Now that you are still in your seat let your eyes softly close. Take a few full breaths in and out and simply take note of how your breath feels. Is it full and deep, or shallow and strained? Find any places where it is held or tense, and see if you can relax the tension away to allow for a fuller breath. While doing this, take care to keep your efforts easy. Continue to scan your body from your face down to your toes, and relax away any tensions that might arise.
After you have completed a few cycles of breath, you are ready to begin Nadi Shodhana.
Choose one hand to start with–let’s say your left. With that hand make a fist–a relaxed fist–and then extend your thumb and pinky finger. You are effectively making the “hang-loose” hand sign. With the other hand you can chose another relaxed mudra of your choice, or simply leave it open–palm facing up or down.
Bring your left hand up in front of your face, while taking care not to raise your shoulder. In this position, you will be using your thumb and pinky finger respectively to close one nostril and then the other as you breathe solely through your nose. As you do so, the most important part is that you maintain relaxation throughout your body, and awareness of your breath.
In the morning time, it is suggested that one begins with their right nostril; in the evening time, the left.
Let’s say it is morning time. Press your left thumb against your left nostril enough to seal it closed. Inhale through your right nostril deeply. When your breath is full, hold it for a brief moment, only long enough to release your thumb and instead press your pinky finger against your right nostril to close it. Now exhale through your left nostril. After you have exhaled completely, leave your hand as is and inhale through your left nostril. At the top of the breath, switch nostrils and exhale through your right nostril. Thus one round of Nadi Shodhana is complete.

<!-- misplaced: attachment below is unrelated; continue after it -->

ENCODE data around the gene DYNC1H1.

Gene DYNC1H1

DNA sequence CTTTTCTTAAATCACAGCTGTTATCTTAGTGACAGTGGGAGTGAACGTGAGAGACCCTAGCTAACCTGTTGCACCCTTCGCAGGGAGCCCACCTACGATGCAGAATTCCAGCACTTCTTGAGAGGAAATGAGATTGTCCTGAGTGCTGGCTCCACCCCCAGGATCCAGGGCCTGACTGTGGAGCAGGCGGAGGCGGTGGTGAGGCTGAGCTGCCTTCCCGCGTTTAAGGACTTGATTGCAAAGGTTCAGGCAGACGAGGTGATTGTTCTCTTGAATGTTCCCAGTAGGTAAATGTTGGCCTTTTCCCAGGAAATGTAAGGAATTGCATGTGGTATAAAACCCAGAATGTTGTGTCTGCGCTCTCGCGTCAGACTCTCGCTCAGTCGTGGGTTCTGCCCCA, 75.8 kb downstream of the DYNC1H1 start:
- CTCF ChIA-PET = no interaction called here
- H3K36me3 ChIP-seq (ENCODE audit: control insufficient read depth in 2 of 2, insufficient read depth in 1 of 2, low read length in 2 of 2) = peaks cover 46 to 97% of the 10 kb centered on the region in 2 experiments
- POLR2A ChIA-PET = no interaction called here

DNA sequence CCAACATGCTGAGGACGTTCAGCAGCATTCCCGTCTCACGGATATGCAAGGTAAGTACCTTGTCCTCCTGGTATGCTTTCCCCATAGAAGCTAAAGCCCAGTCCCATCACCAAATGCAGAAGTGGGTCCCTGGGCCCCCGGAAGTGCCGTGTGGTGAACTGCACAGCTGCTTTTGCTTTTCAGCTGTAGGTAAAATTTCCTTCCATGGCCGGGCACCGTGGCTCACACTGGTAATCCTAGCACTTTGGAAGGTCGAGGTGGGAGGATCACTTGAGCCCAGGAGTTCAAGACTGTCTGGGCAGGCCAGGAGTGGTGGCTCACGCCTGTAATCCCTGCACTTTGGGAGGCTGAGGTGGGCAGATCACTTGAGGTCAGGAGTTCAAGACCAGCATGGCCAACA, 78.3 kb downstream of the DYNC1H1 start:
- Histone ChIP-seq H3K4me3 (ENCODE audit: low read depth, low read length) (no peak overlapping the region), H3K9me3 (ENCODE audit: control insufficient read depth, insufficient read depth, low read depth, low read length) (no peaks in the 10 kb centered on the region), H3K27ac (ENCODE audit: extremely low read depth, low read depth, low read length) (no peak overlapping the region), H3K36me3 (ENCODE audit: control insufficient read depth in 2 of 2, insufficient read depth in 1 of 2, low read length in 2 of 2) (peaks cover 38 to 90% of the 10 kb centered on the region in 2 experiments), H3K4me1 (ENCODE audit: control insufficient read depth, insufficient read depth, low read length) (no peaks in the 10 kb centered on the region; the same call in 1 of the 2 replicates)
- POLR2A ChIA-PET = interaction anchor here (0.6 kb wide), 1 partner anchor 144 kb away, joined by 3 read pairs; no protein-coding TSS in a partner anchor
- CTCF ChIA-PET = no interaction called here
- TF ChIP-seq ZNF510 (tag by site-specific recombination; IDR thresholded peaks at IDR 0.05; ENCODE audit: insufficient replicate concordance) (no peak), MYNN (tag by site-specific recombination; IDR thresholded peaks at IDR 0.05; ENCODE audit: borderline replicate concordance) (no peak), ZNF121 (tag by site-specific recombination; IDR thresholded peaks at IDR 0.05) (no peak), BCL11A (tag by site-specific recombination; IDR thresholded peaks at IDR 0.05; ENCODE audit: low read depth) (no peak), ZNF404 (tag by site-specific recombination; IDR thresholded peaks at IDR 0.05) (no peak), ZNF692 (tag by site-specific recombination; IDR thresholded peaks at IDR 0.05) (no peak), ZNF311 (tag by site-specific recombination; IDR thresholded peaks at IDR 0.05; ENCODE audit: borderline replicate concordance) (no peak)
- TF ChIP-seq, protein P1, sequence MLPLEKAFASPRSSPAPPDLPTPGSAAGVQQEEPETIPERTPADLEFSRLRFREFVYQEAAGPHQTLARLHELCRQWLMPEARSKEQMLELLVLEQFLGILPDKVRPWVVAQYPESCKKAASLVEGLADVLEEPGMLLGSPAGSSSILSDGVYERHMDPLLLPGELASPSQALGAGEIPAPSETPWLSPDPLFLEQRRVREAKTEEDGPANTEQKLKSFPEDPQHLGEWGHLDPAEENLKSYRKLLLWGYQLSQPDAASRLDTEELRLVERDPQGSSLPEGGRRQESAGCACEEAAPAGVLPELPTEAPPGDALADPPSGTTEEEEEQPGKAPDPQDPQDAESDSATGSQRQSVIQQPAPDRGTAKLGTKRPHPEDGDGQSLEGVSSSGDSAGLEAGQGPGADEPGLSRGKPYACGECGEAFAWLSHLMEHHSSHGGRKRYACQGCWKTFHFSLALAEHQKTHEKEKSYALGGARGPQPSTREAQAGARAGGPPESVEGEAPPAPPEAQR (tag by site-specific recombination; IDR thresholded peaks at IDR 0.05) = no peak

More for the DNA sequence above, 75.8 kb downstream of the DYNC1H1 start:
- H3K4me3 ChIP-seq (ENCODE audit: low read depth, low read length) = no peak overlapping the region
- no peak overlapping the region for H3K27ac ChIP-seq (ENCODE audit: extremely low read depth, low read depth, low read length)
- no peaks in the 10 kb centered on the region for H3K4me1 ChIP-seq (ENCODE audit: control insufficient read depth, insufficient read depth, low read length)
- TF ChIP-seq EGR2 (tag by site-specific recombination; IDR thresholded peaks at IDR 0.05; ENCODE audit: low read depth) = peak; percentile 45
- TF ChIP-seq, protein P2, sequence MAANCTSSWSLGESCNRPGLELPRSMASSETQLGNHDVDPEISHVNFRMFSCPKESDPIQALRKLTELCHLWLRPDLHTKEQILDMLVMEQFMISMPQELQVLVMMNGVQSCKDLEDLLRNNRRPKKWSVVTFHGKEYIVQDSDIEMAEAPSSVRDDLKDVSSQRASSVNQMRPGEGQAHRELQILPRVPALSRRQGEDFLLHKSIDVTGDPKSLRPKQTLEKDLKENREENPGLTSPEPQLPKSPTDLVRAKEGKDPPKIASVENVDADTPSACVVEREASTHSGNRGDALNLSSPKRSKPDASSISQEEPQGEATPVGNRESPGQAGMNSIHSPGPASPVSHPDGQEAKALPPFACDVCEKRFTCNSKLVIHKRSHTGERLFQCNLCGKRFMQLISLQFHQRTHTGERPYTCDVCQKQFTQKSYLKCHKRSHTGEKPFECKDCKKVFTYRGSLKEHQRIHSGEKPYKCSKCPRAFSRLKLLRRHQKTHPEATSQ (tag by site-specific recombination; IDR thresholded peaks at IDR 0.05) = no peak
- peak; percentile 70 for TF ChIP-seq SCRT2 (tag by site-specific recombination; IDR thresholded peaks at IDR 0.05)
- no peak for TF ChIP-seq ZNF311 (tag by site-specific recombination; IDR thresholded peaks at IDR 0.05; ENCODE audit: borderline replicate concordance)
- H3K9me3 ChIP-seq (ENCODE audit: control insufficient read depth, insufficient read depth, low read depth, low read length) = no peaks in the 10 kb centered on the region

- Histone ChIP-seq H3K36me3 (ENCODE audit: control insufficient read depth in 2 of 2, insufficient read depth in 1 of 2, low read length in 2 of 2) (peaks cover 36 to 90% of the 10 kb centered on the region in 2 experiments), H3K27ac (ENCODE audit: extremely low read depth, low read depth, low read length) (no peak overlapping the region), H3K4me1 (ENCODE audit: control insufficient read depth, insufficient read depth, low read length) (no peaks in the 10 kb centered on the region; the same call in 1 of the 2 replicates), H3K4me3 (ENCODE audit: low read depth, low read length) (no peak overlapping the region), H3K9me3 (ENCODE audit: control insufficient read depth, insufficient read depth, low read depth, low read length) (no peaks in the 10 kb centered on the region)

But don’t stop there. Repeat this cycle of breathing again and again. For first time practitioners, I’d recommend trying to complete 10 rounds, or perhaps continuing for two minutes if you don’t want to count. As you continue the practice you may gradually increase the number of rounds, or the time you maintain the practice as you see fit. If you feel that your arm gets tired of holding your hand in front of your face, you can simply switch hands between breaths.
However many rounds you complete, be sure to finish the last one by exhaling through the same nostril you first inhaled through (in this example, the right nostril).
After completing a satisfactory number of rounds, allow both hands to relax on your lap and breathe normally again. Again take note that your body is maintaining good posture and relaxation from head to foot. Sit in stillness and rest for about one minute.
Next, ideally, you repeat the process starting from the other side. So if it’s morning and you started by inhaling through your right nostril, this time you will start by inhaling through your left. Do the process for the same number of rounds, or same amount of time as you did for the other side. Again switch hands as necessary if they tire.
When you have completed this side, allow the arms to relax on your lap, and breathe normally for a minute or two. Pay attention to any subtle sensations that you’ve stirred up inside. Sometimes I feel as if a whirlpool is circulating in my torso, chest, or throat. This is the sensation of the prana flowing freely through your body. It is a very good sign. I like to remain in my seated posture, feeling these subtle sensations until they’ve faded.
Conclude your practice however you see fit. Chanting a few om’s, and the Shanti mantra is one nice way to wrap things up. Or move on to your asana practice. However you wrap up your Nadi Shodhana, be sure to move slowly when coming out of your seated position. If you were seated on the floor, it is likely that your feet or legs may have fallen asleep during the practice. I like to extend my legs in front of me and shake them both side-to-side and up and down before I get up.
Some yogis recommend practicing Nadi Shodhana for at least a couple of minutes each day–perhaps when you wake up and before you go to sleep. Making this practice part of your daily routine will increase the effectiveness of its benefits.
This practice improves one’s circulation and breathing. By breathing fully through one nostril at a time, you force your nostrils to fully expand which in time encourages your nasal passages to widen–effectively allowing you to breathe more fully.
This practice is also said to be helpful in reducing and removing emotional blockages, which can be correlated with blockages in one’s airways and circulatory system.
I can personally attest that when I engage in Nadi Shodhana I always come out of it feeling more clear-headed, relaxed and lighter.